Vanda is a genus within Orchidaceae that contains about 50 species known, unsurprisingly, as Vanda orchids. Native to tropical areas of East Asia and Australia, Vandas are beloved for their colorful blooms and relatively easy care.
There are many cultivars and hybrids of Vanda orchids for sale, and in the wild, these orchids grow as epiphytes, or air plants, which means they do not need to grow in soil and often grow directly on the bark of another tree. As a result, they have exposed roots and flourish in humid environments.
Vandas are also noteworthy for their ability to bloom more than once per season – and here’s what you can do about it.
How Often Do Vanda Orchids Bloom?
Given the proper conditions, it’s possible for Vandas to bloom two or even three times per year, although if they’re not furnished with the right considerations, they’ll only bloom once (typically in the fall or winter) or not at all.
Why Are My Vandas Not Blooming?
There are a variety of reasons that Vanda orchids might drop their blooms or fail to bloom entirely.
There are four main reasons that your Vandas are not blooming or are dropping their blooms.
One is that the plant is nutrient starved – although this is not likely, it takes a lot of energy and nutrients to develop blossoms, so if a plant is not well-fed between blooming stages, it might not develop new blooms.
The others have to do with light, temperature, and humidity. If the plant is too cold, too dry, or in an area that is too bright, it may not bloom or worse, might drop its blossoms.
Here’s what you can do to get your Vandas to bloom.
What You Can Do to Encourage Blooming
If your Vanda is not blooming, there is a chance it is because the plant is not being given enough access to bright, indirect light. These plants need a lot of indirect sunlight all year round, so place them in a bright yet shaded spot that gets adequate light for 6 to 8 hours per day.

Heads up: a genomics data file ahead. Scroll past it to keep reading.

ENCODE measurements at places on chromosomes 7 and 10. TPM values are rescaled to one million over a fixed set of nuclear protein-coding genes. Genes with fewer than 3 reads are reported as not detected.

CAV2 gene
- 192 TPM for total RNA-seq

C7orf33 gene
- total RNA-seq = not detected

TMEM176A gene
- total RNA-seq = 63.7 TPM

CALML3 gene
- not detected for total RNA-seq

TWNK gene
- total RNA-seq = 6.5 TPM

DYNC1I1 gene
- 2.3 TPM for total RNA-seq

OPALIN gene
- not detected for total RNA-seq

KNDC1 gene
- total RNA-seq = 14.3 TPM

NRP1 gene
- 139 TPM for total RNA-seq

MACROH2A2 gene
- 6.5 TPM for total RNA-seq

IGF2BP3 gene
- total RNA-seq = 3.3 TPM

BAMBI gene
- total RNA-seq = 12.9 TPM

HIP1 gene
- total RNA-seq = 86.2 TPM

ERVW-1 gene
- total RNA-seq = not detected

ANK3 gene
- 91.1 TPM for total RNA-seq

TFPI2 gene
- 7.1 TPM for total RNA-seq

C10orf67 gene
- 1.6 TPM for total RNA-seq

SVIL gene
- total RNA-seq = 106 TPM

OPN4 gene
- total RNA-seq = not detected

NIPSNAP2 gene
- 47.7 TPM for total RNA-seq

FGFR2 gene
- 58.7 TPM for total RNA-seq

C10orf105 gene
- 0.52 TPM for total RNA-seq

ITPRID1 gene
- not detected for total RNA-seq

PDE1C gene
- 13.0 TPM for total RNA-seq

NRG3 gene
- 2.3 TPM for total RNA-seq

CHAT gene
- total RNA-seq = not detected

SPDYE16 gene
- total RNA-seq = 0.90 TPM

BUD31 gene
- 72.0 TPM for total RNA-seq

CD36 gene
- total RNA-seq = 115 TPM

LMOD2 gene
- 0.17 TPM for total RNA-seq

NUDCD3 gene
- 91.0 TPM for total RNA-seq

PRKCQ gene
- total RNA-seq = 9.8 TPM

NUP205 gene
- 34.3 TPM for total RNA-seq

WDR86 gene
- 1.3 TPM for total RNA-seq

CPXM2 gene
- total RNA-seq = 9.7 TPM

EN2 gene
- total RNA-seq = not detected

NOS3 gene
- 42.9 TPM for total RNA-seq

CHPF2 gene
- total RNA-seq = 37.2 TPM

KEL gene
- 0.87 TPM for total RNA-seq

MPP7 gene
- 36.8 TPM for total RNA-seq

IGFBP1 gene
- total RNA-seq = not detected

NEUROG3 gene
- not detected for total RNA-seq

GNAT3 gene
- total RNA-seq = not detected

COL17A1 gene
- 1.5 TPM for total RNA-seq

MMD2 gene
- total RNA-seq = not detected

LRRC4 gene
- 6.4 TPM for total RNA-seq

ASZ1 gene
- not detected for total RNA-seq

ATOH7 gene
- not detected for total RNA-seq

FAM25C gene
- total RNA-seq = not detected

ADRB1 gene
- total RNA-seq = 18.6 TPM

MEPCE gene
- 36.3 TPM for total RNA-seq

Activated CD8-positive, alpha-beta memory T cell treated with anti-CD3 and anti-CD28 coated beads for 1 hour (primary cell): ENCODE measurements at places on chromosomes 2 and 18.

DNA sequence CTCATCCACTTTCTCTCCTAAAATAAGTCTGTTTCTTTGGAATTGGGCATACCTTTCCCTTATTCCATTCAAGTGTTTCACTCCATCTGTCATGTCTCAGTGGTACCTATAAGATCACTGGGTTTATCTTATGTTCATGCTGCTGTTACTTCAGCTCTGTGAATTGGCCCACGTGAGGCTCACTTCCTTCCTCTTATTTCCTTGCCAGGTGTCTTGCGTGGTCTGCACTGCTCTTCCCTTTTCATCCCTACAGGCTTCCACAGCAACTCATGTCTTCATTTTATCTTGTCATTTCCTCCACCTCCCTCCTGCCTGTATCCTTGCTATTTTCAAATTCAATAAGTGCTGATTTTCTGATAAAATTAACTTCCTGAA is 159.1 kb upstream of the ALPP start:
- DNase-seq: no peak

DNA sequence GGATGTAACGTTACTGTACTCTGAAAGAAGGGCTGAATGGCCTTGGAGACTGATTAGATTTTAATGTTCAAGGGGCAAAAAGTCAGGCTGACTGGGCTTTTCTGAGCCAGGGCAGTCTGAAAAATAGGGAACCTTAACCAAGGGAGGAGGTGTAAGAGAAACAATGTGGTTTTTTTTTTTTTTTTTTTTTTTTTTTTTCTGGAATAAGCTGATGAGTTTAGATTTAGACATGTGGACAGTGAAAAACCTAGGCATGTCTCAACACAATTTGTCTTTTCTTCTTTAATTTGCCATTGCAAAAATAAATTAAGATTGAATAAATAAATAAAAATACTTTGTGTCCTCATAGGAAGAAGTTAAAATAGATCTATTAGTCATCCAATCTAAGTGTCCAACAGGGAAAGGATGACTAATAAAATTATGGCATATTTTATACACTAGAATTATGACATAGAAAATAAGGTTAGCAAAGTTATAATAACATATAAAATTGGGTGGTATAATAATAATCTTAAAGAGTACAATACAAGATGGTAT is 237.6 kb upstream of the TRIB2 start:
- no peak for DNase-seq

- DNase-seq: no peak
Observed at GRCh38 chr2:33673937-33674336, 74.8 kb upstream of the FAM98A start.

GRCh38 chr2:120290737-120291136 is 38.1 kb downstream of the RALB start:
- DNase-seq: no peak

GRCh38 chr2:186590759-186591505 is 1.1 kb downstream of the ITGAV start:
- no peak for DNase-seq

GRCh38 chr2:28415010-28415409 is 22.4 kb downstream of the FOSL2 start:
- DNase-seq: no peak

Vandas are also intolerant of cold temperatures. They need it to remain about 80 to 90 degrees Fahrenheit all year round, during the day. At night, it’s ideal to expose them to temperature drops to between 60 and 70 degrees Fahrenheit – but not colder. Nighttime temperatures below 55℉ can prevent a plant from blooming and temperatures below 40℉ can kill the plant.
One thing to keep in mind is that slight nighttime temperature drops can encourage blooms. Drop the temps from 80 to 90 by about 10 degrees at night – this may encourage a flower spike.
Vandas are also intolerant of dry conditions and underwatering. Do not ever allow the medium to dry out or the orchids will likely drop blooms – and they will not form them if the soil dries out anyway.
Water as frequently as necessary to keep the medium damp without allowing it to become waterlogged. Do not trim aerial roots – the plant needs these for structure, to absorb moisture and oxygen exchange.
Finally, it is important to regulate the humidity to which the plant is exposed. Vandas love being misted and will thrive with a relative humidity of about 80%.
One more thing to note is that you should feed these plants a special orchid fertilizer during their active growth phase. After the plant has dropped its blossoms, if you observe the above recommendations and feed the plant regularly, you can encourage a new flower spike to form.
Where Can I Find Vanda Orchids for Sale?
Interested in starting out by finding some Vanda orchids for sale? These plants require some TLC and dedication, but by observing the above tips, you can keep your plants happy and healthy and increase their chances of blooming more than once per year.
Check out Orchid Supply Store at OrchidSupplyStore.com to see a wide selection of Vanda orchids for sale as well as all of the other essentials you’ll need to grow healthy, vibrant plants. Visit their website and get in touch with them directly if you have any questions – you can reach them at 770-683-5579.